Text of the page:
The last setting I wanbt to touch on is white balance. The white balance setting is used to acheive a natural color in your images. Not all light is 100% white but have a different color temperature expressed in Kelvin. Failing to set this properly can make you images look red or "hot", or blue and "cold". Without getting too technical, you could effectively make an ivory joint look pink or blue instead of the white as it should be. Finding the right white balance setting on your camera can be very frustrating and can take a lot of trial and error or years of experience to get it right.
My advice when using this setting is to just set it to automatic mode if shooting without a flash and if you are planning on lighting with a flash, just use the "flash" setting. :p

Of course there is a lot more to getting great images than I covered here but I was trying to make it easy so everyone could understand. If you really want to get better results and you have any questions after reading this how to guide please feel free to pm me with your phone number and I'll be happy to give you a call and answer them for you.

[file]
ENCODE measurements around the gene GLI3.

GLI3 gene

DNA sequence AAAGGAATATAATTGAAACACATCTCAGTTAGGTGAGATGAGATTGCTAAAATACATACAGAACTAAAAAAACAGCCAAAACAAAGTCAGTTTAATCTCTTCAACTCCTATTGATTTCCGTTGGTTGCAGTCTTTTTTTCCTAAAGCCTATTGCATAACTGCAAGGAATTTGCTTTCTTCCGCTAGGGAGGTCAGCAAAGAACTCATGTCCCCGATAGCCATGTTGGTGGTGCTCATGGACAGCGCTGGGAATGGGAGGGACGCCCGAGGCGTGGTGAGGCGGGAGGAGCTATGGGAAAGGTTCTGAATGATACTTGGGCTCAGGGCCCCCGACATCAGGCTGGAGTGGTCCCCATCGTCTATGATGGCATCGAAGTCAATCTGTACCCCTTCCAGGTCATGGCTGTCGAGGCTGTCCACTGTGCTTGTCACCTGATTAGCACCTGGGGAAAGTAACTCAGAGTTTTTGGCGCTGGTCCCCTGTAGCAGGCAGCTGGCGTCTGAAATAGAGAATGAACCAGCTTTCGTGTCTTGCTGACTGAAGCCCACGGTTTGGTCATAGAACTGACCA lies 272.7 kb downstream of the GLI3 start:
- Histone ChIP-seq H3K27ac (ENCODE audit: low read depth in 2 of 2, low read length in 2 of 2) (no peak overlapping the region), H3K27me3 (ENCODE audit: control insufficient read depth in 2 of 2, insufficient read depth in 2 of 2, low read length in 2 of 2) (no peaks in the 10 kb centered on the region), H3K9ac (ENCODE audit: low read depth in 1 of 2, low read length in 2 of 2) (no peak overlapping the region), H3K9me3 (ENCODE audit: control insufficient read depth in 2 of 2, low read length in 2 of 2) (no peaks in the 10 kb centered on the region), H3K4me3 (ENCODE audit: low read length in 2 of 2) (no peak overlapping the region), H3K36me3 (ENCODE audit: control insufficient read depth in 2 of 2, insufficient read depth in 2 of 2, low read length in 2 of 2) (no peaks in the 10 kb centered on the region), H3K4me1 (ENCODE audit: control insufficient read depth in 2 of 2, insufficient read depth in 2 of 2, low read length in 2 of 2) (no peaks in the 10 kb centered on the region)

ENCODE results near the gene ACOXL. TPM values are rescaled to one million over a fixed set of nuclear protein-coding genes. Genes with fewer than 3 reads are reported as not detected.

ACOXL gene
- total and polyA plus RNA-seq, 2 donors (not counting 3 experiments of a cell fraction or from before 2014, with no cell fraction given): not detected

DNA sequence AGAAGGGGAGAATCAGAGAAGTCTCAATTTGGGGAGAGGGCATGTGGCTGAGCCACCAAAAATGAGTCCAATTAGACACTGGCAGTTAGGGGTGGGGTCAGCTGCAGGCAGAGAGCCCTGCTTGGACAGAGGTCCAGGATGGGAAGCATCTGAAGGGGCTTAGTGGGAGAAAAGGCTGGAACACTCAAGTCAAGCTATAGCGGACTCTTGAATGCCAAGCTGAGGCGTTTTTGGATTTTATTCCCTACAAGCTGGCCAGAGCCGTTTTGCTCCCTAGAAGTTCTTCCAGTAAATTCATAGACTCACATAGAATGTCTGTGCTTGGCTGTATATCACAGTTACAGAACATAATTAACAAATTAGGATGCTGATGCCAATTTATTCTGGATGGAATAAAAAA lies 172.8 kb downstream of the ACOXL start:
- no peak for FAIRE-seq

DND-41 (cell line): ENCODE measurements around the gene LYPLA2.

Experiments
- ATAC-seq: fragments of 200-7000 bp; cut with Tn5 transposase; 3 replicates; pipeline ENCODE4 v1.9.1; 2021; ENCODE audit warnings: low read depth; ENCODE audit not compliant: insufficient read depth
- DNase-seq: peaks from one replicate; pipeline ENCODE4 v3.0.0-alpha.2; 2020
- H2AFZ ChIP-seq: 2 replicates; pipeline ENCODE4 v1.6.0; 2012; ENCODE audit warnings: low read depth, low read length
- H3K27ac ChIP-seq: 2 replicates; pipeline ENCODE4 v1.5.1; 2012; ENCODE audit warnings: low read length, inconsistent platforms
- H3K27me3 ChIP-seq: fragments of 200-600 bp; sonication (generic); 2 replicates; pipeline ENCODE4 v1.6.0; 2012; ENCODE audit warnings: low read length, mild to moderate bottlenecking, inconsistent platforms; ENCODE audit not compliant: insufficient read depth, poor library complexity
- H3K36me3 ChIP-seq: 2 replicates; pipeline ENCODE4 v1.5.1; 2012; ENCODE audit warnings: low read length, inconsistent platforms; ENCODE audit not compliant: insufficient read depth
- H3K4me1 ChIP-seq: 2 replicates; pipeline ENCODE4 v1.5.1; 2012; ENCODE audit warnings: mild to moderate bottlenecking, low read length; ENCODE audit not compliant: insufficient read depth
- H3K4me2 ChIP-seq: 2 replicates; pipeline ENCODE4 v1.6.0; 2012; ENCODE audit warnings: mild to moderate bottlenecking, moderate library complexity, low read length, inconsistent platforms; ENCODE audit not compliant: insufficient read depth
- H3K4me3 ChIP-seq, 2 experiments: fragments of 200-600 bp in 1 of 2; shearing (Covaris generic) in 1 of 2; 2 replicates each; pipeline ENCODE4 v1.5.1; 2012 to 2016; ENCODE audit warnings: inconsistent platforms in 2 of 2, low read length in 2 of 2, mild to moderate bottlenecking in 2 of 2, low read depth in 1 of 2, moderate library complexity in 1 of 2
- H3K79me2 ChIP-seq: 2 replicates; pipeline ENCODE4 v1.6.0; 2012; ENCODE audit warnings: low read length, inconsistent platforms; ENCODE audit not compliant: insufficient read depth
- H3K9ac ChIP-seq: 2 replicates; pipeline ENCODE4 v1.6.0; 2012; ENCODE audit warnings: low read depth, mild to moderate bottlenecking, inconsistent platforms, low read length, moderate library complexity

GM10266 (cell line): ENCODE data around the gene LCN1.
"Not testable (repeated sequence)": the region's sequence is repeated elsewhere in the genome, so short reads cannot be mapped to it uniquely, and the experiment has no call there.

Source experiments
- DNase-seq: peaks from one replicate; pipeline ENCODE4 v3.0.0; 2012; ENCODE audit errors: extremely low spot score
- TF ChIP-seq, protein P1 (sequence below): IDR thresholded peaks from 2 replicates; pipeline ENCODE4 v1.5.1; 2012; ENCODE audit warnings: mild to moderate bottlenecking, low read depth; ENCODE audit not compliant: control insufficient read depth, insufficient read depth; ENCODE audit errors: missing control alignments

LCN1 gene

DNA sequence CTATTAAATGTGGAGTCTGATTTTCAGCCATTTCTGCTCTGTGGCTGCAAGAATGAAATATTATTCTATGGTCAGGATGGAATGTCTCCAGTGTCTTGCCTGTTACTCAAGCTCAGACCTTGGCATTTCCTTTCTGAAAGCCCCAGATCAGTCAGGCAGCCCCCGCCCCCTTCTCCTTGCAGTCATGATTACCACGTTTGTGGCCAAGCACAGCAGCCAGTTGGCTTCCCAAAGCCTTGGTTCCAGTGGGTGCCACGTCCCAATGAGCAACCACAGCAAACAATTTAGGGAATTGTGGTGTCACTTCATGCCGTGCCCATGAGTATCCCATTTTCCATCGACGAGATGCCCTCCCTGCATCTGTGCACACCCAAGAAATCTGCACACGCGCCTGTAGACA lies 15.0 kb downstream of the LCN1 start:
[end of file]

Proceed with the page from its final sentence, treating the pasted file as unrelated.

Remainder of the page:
I'll leave you with a few quick and dirty photos of my lastest acquisitions. A set of three Ebony and Tulipwood cues from PFD Studios.


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AzB Silver Member
Silver Member
You sir....deserve some greenie! Awesome explanation. Look forward to trying your suggestions with my D40!


Scarred but Smarter
Your pictures are great. Your info is even better.

Thanks Mash. I know how much effort you put into this post,
That's HUGE!

I appreciate and approve this post.



Professional Racker
Silver Member